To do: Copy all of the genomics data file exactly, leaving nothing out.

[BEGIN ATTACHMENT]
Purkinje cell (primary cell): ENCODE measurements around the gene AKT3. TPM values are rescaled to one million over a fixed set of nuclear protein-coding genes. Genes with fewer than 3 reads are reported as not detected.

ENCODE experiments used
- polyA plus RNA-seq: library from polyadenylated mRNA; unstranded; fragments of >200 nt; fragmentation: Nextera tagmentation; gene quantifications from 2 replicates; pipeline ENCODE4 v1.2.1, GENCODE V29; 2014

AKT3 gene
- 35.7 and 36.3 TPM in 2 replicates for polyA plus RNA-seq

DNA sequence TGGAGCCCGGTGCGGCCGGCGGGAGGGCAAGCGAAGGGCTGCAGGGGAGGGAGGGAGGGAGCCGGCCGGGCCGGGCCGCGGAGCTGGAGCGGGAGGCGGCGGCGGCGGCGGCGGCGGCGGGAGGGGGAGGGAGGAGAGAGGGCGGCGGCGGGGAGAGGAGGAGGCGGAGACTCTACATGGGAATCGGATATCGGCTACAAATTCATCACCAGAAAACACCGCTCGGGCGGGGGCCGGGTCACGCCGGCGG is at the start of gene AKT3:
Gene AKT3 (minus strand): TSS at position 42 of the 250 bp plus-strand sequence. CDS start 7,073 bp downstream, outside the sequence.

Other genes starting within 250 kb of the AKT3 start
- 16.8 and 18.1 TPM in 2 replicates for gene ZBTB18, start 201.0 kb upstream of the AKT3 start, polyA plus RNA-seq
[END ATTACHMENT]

Purkinje cell (primary cell): ENCODE measurements around the gene AKT3. TPM values are rescaled to one million over a fixed set of nuclear protein-coding genes. Genes with fewer than 3 reads are reported as not detected.

ENCODE experiments used
- polyA plus RNA-seq: library from polyadenylated mRNA; unstranded; fragments of >200 nt; fragmentation: Nextera tagmentation; gene quantifications from 2 replicates; pipeline ENCODE4 v1.2.1, GENCODE V29; 2014

AKT3 gene
- 35.7 and 36.3 TPM in 2 replicates for polyA plus RNA-seq

DNA sequence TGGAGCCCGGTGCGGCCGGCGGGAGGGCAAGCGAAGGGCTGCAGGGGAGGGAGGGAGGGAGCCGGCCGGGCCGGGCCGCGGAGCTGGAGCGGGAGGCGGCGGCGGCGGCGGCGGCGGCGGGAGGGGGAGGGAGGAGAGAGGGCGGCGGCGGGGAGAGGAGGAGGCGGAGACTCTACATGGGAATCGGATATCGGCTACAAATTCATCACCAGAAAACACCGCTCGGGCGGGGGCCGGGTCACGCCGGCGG is at the start of gene AKT3:
Gene AKT3 (minus strand): TSS at position 42 of the 250 bp plus-strand sequence. CDS start 7,073 bp downstream, outside the sequence.

Other genes starting within 250 kb of the AKT3 start
- 16.8 and 18.1 TPM in 2 replicates for gene ZBTB18, start 201.0 kb upstream of the AKT3 start, polyA plus RNA-seq